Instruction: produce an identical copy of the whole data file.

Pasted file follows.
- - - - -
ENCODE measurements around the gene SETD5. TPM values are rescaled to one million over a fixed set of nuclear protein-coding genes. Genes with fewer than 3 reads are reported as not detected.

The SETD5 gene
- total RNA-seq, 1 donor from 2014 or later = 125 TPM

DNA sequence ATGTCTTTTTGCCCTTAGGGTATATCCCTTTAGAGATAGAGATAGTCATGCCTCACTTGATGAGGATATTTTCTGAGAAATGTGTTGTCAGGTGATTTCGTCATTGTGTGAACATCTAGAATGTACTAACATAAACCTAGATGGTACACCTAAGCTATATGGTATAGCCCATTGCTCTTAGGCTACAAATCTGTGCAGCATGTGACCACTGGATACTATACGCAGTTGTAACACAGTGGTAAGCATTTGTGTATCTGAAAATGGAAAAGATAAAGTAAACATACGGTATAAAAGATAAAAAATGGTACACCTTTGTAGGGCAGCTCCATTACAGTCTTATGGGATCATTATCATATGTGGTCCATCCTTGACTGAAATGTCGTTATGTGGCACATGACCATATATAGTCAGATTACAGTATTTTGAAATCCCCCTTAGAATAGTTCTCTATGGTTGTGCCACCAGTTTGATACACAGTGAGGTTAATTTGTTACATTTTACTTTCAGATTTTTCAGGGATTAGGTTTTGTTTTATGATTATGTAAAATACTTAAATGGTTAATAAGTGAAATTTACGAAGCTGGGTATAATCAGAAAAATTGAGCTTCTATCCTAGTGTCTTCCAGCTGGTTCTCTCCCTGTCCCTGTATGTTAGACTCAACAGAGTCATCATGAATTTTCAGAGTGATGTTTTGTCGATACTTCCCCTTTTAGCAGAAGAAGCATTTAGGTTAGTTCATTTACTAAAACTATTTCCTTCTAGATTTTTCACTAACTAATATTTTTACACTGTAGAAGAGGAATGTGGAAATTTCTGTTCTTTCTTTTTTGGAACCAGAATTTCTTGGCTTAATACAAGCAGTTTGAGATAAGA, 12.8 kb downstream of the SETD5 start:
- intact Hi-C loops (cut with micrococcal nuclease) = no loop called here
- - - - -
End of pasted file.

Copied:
ENCODE measurements around the gene SETD5. TPM values are rescaled to one million over a fixed set of nuclear protein-coding genes. Genes with fewer than 3 reads are reported as not detected.

The SETD5 gene
- total RNA-seq, 1 donor from 2014 or later = 125 TPM

DNA sequence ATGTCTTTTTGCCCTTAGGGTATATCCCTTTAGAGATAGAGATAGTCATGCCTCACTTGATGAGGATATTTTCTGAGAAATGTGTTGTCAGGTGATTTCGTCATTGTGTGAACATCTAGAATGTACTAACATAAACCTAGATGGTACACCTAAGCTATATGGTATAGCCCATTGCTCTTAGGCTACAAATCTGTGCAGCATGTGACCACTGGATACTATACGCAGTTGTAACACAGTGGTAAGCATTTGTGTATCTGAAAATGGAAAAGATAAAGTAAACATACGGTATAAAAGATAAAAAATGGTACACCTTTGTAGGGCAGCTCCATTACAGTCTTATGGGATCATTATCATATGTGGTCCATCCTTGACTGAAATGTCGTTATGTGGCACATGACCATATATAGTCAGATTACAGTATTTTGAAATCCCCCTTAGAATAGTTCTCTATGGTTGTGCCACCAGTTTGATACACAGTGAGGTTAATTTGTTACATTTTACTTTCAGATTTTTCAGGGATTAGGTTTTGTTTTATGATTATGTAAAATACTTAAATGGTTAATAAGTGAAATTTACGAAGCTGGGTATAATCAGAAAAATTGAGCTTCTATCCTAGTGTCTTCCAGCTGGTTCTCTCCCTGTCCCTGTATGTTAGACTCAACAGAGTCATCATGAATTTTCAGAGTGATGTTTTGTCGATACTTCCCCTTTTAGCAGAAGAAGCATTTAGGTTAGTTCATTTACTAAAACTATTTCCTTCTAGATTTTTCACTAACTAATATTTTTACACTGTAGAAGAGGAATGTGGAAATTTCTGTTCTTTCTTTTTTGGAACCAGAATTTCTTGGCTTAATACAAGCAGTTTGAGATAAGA, 12.8 kb downstream of the SETD5 start:
- intact Hi-C loops (cut with micrococcal nuclease) = no loop called here